Three minutes later, Mikel Oyarzabal scored their fifth goal, and it was all over. Spain won the match and two players who had come up short had an opportunity to redeem themselves. For an hour or so, Spain-Croatia was the game of the tournament. However, the twists and turns involved in the second game of the day added a special element to its allure.
Haris Seferovic headed a Steven Zuber cross past Hugo Lloris for a shock lead against the Euro favourites just before the 15-minute mark. The rest of the first half was a boring affair for France as the Swiss took control with a 1–0 lead into halftime. There was nothing good about France for 55 minutes as they were on the brink of elimination. In the space of just over four minutes, Hugo Lloris saved a penalty and Karim Benzema, whose recall to the France squad was so controversial, scored twice. A brilliant touch from himself was the catalyst for the first goal, and Mbappe’s assist came from a back-heel flick. A brilliant third goal from Pogba, who was flourishing in midfield, made it seem that a 20-minute purple patch was enough for the world champions.
However, Switzerland, driven on by Xhaka, refused to give up. With five minutes left to play, Seferovic headed in his second goal, and Mario Gavranovic snatched an equalizer in the 90th minute, just after France’s Kingsley Coman hit the crossbar. Although Olivier Giroud twice came close to a winner in the extra-time, the match was decided on penalties, where Swiss goalkeeper Yann Sommer saved Kylian Mbappe’s penalty shot after five Swiss players had scored to earn their first win in a tournament shootout. Hence, an eventful day of football ended in a spectacular way with the exit of Euro 2020 favourites, France in a penalty shootout to Switzerland.
Since lockdown was lifted last June and clubs and national teams have begun playing catch-up, fatigue has been expected to play an important role in this tournament. Does fatigue reduce excitement, or does it bring more? Were tired legs and tired minds causing mistakes, leaving Croatia and Switzerland vulnerable to the pressure they applied in the latter stages of the game, with nothing to lose? or Did the type of wild fluctuations resulting from a move away from rigid, safety-first football produce victories in previous UCL knockouts for Barcelona, Roma, Manchester United, Liverpool and Tottenham Hotspur, amongst others? Certainly, the quality of the defending has left much to be desired.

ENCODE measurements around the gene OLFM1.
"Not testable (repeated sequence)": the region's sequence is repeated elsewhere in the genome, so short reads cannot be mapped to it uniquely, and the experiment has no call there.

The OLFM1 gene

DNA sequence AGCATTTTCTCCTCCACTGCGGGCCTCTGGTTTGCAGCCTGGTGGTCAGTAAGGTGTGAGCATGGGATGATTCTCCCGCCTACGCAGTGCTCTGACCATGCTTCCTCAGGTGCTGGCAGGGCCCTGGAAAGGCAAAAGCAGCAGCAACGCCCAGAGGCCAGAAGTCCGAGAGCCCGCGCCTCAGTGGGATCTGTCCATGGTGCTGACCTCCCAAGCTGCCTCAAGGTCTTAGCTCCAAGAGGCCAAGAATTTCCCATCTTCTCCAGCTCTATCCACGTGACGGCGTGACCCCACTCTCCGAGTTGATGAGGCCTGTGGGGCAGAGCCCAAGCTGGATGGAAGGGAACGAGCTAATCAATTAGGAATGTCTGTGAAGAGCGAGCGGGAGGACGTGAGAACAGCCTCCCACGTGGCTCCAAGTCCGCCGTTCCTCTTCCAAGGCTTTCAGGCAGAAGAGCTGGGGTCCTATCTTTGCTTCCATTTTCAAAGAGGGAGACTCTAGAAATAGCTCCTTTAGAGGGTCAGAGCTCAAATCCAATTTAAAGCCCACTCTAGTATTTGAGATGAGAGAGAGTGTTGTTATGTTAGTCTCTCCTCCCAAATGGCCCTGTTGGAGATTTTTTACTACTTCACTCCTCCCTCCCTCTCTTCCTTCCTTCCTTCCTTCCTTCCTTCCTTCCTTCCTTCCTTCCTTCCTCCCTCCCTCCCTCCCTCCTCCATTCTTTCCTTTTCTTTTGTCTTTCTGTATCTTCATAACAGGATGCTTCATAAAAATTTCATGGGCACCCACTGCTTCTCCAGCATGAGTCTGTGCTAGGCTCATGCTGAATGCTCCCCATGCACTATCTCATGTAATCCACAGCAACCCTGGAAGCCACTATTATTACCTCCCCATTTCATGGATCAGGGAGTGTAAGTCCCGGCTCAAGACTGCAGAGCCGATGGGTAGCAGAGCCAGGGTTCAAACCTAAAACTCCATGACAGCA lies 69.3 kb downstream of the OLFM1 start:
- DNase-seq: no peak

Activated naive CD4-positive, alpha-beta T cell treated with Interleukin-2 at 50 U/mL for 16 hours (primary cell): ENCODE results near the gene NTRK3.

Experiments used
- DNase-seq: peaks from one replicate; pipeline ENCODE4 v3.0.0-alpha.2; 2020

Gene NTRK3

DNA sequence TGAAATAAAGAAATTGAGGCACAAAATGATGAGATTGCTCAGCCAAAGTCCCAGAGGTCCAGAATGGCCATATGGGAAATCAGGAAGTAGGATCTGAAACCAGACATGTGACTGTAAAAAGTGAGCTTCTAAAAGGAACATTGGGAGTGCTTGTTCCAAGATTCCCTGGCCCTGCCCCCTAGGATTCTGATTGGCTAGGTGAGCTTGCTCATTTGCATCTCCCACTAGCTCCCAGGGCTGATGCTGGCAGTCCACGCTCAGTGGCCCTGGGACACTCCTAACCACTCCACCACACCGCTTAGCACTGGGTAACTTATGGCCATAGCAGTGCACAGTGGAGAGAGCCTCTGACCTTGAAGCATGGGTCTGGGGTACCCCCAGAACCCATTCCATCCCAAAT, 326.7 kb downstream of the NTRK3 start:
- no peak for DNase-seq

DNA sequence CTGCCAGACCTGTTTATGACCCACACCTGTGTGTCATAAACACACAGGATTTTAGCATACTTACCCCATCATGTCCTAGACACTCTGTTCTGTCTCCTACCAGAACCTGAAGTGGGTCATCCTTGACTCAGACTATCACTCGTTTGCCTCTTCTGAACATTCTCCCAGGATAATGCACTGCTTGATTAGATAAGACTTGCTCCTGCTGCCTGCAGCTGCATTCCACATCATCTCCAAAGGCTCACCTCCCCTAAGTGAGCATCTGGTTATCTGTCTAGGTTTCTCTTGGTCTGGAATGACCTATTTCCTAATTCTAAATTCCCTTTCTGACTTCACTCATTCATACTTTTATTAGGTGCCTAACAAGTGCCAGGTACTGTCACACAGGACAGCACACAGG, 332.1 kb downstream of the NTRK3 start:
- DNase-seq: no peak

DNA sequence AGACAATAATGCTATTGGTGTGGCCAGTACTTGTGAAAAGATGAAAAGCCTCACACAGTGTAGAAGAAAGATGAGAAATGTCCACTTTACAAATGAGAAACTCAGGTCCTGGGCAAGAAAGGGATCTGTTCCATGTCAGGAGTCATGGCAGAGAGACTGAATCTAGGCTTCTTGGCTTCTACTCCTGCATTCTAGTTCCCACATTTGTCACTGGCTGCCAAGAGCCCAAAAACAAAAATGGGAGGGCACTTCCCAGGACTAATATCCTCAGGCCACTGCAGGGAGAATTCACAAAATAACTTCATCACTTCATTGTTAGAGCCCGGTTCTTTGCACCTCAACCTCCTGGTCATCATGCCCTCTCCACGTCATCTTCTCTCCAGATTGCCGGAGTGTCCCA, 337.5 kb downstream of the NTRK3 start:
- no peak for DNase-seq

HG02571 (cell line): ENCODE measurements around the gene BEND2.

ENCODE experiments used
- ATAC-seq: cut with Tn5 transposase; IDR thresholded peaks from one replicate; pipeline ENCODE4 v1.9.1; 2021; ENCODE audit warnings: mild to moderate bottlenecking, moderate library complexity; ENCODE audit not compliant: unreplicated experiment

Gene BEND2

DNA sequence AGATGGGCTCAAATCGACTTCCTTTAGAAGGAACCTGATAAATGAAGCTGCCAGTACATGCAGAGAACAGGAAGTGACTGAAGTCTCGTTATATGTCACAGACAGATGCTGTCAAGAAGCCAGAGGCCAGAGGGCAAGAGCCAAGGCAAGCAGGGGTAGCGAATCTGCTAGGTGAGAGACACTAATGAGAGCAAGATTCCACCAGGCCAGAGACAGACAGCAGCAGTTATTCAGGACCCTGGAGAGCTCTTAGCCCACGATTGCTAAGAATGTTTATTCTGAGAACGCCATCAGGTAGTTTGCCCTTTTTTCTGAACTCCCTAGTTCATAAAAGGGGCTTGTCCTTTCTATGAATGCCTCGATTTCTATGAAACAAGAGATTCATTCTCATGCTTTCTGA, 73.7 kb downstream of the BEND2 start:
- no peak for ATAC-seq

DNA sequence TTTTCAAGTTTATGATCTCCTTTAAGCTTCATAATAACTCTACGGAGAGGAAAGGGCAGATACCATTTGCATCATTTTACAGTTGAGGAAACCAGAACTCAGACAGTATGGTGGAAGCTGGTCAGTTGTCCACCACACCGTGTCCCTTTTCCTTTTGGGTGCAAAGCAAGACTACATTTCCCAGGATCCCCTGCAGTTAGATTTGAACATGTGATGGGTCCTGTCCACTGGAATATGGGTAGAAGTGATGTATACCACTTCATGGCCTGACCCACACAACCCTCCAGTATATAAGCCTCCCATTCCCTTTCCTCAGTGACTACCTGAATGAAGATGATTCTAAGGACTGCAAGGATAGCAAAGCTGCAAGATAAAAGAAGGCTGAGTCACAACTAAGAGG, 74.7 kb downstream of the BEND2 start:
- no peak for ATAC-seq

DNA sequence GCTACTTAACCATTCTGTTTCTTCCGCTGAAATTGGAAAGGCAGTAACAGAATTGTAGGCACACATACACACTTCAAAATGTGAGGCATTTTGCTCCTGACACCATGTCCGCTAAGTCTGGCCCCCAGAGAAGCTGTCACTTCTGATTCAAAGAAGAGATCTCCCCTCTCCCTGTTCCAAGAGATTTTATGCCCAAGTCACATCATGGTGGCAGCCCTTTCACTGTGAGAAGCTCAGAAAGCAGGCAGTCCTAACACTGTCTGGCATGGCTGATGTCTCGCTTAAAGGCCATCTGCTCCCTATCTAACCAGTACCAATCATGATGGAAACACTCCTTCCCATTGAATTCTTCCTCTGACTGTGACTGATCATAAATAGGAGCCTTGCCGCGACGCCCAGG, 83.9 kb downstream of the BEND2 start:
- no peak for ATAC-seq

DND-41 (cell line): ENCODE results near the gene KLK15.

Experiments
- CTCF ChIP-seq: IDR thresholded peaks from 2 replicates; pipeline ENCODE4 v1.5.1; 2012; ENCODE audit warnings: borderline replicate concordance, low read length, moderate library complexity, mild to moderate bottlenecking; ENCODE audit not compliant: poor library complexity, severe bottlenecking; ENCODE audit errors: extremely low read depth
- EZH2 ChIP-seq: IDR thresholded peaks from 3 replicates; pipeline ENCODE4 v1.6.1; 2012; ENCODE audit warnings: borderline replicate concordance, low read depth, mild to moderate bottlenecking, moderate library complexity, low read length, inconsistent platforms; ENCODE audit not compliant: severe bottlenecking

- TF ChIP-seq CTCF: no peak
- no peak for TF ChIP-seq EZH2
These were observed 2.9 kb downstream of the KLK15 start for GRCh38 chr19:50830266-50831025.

What happened that night will be engraved in Switzerland’s footballing folklore, including those TV images of one Swiss fan who immediately became a social media phenomenon as he appeared to be transformed from Bruce Banner to Incredible Hulk over the course of 90 seconds as he went from mourning imminent elimination to celebrating that equalising goal.
This is what football can do, lifting people out from the depths of despair and propelling them into the heights of that unexplainable feeling that drives them to rip off their shirts and scream with primal ferocity.
All logic said that should not have happened, but this was not a day on which logic played a huge role. But if these games underlined one thing, it was the futility of looking too far ahead. Where Croatia had fallen narrowly short against Spain in extra-time, Switzerland’s unwavering spirit won the day against the world champions.
These moments were enthralling, filled with thrill and excitement of the highest order. In a way, it was beautiful.